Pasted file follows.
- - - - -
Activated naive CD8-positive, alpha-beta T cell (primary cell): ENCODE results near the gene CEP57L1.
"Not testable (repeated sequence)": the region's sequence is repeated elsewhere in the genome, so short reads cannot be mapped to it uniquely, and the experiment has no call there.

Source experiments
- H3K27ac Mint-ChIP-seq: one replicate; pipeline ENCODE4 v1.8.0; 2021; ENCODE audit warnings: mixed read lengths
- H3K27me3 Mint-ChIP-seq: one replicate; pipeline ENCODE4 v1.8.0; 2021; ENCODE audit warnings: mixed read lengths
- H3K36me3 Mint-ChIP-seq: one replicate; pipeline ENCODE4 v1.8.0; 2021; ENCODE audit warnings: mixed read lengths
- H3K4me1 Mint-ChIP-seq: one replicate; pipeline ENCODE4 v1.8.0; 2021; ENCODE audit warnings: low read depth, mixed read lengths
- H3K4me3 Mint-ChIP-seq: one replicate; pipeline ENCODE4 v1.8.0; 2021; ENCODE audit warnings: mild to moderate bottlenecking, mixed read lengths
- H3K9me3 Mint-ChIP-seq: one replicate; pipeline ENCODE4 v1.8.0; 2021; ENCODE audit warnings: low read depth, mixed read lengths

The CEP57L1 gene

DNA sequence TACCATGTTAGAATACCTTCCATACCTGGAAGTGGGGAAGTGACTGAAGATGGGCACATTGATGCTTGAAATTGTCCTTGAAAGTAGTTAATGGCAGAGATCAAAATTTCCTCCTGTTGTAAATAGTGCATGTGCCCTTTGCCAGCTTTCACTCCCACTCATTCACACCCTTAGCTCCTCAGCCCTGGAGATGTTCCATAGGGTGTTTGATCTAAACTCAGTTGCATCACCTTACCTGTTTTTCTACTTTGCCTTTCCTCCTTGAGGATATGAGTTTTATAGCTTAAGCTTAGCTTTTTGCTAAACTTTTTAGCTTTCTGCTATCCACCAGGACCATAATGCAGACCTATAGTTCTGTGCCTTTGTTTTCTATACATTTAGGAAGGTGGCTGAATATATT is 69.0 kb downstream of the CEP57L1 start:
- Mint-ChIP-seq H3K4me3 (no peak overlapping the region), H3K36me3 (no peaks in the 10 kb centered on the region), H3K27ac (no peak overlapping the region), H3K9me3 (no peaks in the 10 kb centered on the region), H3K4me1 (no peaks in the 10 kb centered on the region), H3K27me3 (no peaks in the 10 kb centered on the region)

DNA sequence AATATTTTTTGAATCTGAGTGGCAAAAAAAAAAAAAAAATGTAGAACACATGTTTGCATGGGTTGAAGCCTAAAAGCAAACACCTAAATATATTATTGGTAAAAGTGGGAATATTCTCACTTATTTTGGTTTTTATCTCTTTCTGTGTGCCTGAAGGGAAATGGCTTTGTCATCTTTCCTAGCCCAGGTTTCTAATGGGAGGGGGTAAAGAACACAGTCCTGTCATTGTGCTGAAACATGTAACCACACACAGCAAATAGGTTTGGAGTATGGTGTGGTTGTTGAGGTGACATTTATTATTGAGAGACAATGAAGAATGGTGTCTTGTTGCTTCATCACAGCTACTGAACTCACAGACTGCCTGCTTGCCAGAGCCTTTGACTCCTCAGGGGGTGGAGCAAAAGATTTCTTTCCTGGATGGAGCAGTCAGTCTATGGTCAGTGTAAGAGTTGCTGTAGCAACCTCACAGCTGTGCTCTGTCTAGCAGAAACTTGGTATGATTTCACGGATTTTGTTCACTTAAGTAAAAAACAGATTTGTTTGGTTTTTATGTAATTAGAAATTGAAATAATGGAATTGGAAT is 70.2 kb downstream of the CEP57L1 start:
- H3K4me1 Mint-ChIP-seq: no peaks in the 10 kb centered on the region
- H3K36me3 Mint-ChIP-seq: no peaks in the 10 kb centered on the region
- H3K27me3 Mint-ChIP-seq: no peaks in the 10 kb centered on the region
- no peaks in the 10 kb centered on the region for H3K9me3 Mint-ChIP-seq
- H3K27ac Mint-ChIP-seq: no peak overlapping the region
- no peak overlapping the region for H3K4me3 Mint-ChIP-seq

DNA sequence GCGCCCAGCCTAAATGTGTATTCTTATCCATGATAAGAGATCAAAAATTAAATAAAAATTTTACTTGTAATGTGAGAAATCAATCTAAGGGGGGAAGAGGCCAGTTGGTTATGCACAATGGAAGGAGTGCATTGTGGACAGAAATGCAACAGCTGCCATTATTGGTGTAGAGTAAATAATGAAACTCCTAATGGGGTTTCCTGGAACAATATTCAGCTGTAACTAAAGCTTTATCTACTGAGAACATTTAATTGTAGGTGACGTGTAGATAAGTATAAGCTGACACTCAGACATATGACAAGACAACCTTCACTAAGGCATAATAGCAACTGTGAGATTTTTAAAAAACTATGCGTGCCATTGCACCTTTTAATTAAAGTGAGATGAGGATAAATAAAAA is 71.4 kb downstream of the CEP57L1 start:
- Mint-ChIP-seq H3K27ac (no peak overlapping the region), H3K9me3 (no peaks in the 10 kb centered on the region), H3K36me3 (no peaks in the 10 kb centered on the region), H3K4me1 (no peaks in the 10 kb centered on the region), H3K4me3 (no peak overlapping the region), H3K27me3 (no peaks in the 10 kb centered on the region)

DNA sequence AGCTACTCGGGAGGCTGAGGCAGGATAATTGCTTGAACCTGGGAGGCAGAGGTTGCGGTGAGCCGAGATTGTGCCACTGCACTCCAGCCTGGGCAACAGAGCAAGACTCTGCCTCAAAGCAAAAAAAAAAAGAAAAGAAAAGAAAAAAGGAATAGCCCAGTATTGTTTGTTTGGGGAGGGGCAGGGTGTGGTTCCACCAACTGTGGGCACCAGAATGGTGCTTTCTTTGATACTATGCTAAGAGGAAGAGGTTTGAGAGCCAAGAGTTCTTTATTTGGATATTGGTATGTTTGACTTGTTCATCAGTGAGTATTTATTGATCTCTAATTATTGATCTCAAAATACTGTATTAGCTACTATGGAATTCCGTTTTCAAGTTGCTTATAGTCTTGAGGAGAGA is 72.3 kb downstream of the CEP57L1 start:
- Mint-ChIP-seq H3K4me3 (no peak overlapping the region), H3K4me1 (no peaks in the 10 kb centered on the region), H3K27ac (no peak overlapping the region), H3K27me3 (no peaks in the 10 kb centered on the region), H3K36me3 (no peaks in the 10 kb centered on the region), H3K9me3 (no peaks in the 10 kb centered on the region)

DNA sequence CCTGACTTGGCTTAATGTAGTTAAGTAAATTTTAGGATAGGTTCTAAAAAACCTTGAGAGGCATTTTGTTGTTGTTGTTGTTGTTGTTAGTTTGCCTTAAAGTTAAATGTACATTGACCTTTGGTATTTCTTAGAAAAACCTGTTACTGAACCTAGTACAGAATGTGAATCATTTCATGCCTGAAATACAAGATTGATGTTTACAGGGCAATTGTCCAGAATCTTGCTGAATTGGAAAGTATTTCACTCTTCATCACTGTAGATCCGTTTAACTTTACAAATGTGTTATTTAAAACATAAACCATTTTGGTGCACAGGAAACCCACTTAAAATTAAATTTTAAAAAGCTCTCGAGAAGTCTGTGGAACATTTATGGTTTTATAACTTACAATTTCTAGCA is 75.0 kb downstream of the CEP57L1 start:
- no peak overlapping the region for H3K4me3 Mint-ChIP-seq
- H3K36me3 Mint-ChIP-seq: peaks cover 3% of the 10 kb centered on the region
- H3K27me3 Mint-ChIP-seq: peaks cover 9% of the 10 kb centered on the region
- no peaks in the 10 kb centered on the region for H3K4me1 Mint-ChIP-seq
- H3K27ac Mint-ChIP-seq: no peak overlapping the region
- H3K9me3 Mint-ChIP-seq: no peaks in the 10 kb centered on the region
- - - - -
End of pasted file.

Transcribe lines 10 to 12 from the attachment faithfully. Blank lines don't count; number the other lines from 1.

The CEP57L1 gene

DNA sequence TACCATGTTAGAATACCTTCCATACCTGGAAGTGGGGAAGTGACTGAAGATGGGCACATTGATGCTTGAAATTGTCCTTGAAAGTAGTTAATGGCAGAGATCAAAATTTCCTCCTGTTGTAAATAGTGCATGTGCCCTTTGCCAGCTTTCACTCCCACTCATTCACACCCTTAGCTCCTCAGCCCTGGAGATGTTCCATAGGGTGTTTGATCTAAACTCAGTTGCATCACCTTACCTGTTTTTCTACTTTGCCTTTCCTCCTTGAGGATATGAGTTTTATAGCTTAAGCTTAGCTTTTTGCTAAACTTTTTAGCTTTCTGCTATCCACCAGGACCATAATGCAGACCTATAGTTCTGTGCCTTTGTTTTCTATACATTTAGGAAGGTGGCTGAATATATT is 69.0 kb downstream of the CEP57L1 start:
- Mint-ChIP-seq H3K4me3 (no peak overlapping the region), H3K36me3 (no peaks in the 10 kb centered on the region), H3K27ac (no peak overlapping the region), H3K9me3 (no peaks in the 10 kb centered on the region), H3K4me1 (no peaks in the 10 kb centered on the region), H3K27me3 (no peaks in the 10 kb centered on the region)